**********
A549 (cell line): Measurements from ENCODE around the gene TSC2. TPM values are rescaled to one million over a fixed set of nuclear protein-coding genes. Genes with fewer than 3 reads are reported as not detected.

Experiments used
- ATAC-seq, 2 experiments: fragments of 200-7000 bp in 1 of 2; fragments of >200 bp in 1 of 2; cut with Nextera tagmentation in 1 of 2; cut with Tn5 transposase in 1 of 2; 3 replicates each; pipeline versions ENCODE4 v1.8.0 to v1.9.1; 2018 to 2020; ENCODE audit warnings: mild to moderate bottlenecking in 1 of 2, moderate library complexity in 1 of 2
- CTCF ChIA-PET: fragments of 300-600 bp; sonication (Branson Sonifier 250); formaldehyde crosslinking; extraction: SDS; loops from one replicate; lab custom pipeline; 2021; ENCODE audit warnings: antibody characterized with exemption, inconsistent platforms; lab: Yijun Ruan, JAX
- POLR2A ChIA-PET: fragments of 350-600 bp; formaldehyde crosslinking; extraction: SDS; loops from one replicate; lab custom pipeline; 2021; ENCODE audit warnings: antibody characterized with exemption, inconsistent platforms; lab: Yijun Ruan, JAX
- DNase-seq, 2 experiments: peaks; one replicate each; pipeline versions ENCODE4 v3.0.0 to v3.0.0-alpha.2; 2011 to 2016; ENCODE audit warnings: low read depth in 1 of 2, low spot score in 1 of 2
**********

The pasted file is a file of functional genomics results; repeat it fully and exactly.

A549 (cell line): Measurements from ENCODE around the gene TSC2. TPM values are rescaled to one million over a fixed set of nuclear protein-coding genes. Genes with fewer than 3 reads are reported as not detected.

Experiments used
- ATAC-seq, 2 experiments: fragments of 200-7000 bp in 1 of 2; fragments of >200 bp in 1 of 2; cut with Nextera tagmentation in 1 of 2; cut with Tn5 transposase in 1 of 2; 3 replicates each; pipeline versions ENCODE4 v1.8.0 to v1.9.1; 2018 to 2020; ENCODE audit warnings: mild to moderate bottlenecking in 1 of 2, moderate library complexity in 1 of 2
- CTCF ChIA-PET: fragments of 300-600 bp; sonication (Branson Sonifier 250); formaldehyde crosslinking; extraction: SDS; loops from one replicate; lab custom pipeline; 2021; ENCODE audit warnings: antibody characterized with exemption, inconsistent platforms; lab: Yijun Ruan, JAX
- POLR2A ChIA-PET: fragments of 350-600 bp; formaldehyde crosslinking; extraction: SDS; loops from one replicate; lab custom pipeline; 2021; ENCODE audit warnings: antibody characterized with exemption, inconsistent platforms; lab: Yijun Ruan, JAX
- DNase-seq, 2 experiments: peaks; one replicate each; pipeline versions ENCODE4 v3.0.0 to v3.0.0-alpha.2; 2011 to 2016; ENCODE audit warnings: low read depth in 1 of 2, low spot score in 1 of 2